This week’s hardware news recap goes over some follow-up AMD coverage, closes the storyline on Corsair’s partial acquisition, and talks new products and industry news. We open with AMD RX Vega mining confirmations and talk about the “packs” – AMD’s discount bundling supposed to help get cards into the hands of gamers.

The RX Vega discussion is mostly to confirm an industry rumor: We’ve received reports from contacts at AIB partners that RX Vega will be capable of mining at 70MH/s, which is something around double current RX 580 numbers. This will lead to more limited supply of RX Vega cards, we’d suspect, but AMD’s been trying to plan for this with their “bundle packs” – purchasers can spend an extra $100 to get discounts. Unfortunately, nothing says those discounts must be spent, and an extra $100 isn’t going to stop miners who are used to paying 2x prices, anyway.

Show notes below.

We took time aside at AMD’s Threadripper & Vega event to speak with leading architects and engineers at the company, including Corporate Fellow Mike Mantor. The conversation eventually became one that we figured we’d film, as we delved deeper into discussion on small primitive discarding and methods to cull unnecessary triangles from the pipeline. Some of the discussion is generic – rules and concepts applied to rendering overall – while some gets more specific to Vega’s architecture.

The interview was sparked from talk about Vega’s primitive shader (or “prim shader”), draw-stream binning rasterization (DSBR), and small primitive discarding. We’ve transcribed large portions of the first half below, leaving the rest in video format. GN’s Andrew Coleman used Unreal Engine and Blender to demonstrate key concepts as Mantor explained them, so we’d encourage watching the video to better conceptualize the more abstract elements of the conversation.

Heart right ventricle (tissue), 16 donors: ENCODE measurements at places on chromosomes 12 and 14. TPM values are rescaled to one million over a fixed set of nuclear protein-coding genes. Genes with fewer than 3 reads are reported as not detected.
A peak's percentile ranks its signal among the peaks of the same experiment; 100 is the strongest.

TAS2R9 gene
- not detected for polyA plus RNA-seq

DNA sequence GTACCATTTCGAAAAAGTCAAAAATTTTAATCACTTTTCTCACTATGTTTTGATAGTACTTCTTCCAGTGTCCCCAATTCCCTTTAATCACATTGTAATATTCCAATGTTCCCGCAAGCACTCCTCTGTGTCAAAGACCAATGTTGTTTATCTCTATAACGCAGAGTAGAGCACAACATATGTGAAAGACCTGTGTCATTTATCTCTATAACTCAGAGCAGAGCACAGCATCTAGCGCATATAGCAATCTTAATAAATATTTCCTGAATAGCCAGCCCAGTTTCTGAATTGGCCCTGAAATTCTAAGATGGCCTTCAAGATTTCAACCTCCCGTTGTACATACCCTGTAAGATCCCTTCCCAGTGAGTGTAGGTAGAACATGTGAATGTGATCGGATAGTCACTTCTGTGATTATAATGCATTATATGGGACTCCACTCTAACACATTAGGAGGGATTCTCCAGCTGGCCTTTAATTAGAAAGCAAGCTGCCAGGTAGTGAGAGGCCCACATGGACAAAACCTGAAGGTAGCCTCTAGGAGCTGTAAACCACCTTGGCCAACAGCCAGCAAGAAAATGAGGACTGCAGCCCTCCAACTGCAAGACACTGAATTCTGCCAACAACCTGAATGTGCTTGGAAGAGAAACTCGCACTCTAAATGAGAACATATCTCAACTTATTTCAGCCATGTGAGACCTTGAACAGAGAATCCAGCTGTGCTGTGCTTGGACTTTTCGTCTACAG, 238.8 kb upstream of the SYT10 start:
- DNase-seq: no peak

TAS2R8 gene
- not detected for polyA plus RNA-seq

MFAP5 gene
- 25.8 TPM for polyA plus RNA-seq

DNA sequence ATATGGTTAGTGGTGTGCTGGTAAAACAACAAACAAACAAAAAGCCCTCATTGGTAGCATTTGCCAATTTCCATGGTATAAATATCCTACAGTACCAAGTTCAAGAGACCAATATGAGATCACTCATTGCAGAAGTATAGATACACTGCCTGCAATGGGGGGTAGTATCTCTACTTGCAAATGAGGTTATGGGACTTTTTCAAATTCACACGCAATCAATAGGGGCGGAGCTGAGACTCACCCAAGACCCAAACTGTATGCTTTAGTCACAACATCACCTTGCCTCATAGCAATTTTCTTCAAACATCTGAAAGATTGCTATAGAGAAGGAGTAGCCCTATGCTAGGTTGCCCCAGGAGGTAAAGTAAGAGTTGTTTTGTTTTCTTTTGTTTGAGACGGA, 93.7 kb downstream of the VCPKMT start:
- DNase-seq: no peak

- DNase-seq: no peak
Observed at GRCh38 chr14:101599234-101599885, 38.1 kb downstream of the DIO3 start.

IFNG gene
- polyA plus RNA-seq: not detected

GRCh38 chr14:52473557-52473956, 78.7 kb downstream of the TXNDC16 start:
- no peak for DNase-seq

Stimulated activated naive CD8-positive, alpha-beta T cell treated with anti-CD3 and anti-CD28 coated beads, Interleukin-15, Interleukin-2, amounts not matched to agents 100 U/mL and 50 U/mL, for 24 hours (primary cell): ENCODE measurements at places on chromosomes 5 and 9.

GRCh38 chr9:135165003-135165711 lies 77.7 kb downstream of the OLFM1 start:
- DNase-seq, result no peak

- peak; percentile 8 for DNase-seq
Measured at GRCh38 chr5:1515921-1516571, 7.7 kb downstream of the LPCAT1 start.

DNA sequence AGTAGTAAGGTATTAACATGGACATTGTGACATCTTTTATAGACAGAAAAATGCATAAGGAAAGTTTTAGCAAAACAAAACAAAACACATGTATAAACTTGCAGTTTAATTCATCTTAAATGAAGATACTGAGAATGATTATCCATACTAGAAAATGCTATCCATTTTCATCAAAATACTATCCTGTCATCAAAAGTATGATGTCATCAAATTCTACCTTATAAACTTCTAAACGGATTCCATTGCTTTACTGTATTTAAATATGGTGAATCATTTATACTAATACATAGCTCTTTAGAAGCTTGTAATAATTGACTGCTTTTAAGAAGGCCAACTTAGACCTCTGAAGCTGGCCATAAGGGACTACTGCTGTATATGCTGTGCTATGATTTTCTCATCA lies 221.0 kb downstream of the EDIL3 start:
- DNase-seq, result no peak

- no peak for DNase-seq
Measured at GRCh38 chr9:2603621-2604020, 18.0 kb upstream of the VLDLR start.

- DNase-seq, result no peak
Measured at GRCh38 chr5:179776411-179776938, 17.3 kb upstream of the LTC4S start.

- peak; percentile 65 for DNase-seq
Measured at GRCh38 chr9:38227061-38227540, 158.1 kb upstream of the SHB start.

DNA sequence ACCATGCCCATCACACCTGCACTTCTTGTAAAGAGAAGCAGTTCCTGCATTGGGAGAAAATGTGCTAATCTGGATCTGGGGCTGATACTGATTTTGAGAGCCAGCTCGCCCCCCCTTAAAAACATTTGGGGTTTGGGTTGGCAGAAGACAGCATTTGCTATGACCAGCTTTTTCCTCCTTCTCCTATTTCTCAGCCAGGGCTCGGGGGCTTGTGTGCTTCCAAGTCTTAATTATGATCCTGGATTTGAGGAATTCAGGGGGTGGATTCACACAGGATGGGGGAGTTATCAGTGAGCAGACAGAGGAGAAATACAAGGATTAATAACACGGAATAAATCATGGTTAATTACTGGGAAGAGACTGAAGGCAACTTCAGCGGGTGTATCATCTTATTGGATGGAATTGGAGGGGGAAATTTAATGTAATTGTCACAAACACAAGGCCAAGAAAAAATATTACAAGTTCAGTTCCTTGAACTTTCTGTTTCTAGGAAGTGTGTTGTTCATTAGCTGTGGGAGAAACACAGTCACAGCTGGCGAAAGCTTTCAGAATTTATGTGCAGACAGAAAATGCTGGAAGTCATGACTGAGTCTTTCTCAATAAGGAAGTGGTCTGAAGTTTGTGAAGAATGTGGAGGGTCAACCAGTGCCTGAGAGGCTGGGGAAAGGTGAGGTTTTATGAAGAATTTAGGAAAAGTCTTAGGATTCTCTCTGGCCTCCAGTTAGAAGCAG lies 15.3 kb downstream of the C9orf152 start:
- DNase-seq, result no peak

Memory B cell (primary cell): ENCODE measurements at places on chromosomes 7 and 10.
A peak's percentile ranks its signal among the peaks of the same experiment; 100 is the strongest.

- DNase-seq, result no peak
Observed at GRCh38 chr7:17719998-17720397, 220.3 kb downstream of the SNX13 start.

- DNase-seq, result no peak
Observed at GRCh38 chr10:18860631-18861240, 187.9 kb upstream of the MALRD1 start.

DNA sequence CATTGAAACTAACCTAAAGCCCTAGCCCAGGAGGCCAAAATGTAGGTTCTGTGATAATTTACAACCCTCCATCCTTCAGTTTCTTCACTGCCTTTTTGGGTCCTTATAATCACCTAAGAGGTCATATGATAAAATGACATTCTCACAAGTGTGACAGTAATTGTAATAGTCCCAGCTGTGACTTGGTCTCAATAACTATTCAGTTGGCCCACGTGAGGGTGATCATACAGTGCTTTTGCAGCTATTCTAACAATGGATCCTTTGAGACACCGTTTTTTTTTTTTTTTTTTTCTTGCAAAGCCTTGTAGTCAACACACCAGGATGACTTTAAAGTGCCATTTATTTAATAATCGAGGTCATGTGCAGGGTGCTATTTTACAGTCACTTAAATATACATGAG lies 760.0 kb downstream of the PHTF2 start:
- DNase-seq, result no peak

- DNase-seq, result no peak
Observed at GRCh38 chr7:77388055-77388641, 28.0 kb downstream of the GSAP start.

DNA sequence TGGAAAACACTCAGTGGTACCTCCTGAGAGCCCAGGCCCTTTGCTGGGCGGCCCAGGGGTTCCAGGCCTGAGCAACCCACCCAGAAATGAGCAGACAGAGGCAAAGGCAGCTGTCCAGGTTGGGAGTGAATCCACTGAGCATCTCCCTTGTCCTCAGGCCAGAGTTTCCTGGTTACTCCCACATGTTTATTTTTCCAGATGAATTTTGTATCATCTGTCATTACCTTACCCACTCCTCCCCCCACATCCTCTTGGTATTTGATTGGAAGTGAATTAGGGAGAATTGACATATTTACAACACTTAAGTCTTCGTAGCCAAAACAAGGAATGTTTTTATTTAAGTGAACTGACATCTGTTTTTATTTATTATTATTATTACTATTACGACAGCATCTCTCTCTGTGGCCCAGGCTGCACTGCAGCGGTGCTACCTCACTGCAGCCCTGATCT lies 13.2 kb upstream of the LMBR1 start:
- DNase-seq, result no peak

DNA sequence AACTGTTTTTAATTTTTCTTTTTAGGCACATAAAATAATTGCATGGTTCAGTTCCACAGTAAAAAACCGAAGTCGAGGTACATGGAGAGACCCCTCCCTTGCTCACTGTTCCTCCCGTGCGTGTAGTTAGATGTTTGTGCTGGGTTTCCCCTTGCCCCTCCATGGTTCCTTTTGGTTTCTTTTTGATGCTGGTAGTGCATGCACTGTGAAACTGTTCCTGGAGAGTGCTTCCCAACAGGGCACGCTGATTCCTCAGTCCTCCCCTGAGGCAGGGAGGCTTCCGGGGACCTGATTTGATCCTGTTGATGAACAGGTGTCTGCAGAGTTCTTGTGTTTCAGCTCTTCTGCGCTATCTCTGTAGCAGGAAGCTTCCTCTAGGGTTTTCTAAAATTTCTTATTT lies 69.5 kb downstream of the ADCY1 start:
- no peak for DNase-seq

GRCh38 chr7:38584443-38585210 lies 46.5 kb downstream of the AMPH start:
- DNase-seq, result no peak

Our recent R7 1700 vs. i7-7700K streaming benchmarks came out in favor of the 1700, as the greater core count made it far easier to handle the simultaneous demands of streaming and gameplay without any overclocking or fiddling with process priority. Streaming isn’t the whole story, of course, and there are many situations (i.e. plain old gaming) where speed is a more valuable resource than sheer number of threads, as seen in our original 1700 review.

Today, we’re testing the R7 1700 and i7-7700K at 1440p 144Hz. We know the i7-7700K is a leader in gaming performance from our earlier CPU-bottlenecked 1080p testing; that isn’t the point here. We’ve also pitted these chips against each other in VR testing, where our conclusion was that GPU choice mattered far more, since both CPUs can deliver 90FPS equally well (and were effectively identical). This newest test is less of a competition and more of a “can the 1700 do it too” scenario. The 1700 has features that make it attractive for casual streaming or rendering, but that doesn’t mean customers want to sacrifice smooth 144Hz in pure gaming scenarios. As we explain thoroughly in the below video, there are different uses for different CPUs; it’s not quite as simple as “that one’s better,” and more accurately boils down to “that one’s better for this specific task, provided said task is your biggest focus.” Maybe that’s the R7 1700 for streaming while gaming, maybe that’s the 7700K for gaming -- but what we haven’t tested is if the 1700 can keep up at 144Hz with higher quality settings. We put to test media statements (including our own) that the 1700 should be “better at streaming,” finding that it is. It is now time to put to test the statements that the 7700K is “better at 144Hz” gaming.

This series is an ongoing venture in our follow-up tests to illustrate that, yes, the two CPUs can both exist side-by-side and can be good at different things. There’s no shame in being a leader in one aspect but not the other, and it’s just generally impossible given current manufacturing and engineering limitations, anyway. The 7700K was the challenger in the streaming benchmarks, and today it will be challenged by the inbound R7 1700 for 144Hz gaming.

People like to make things a bloodbath, but just again to remind everyone: This is less of a “versus” scenario and more of a “can they both do it?” scenario.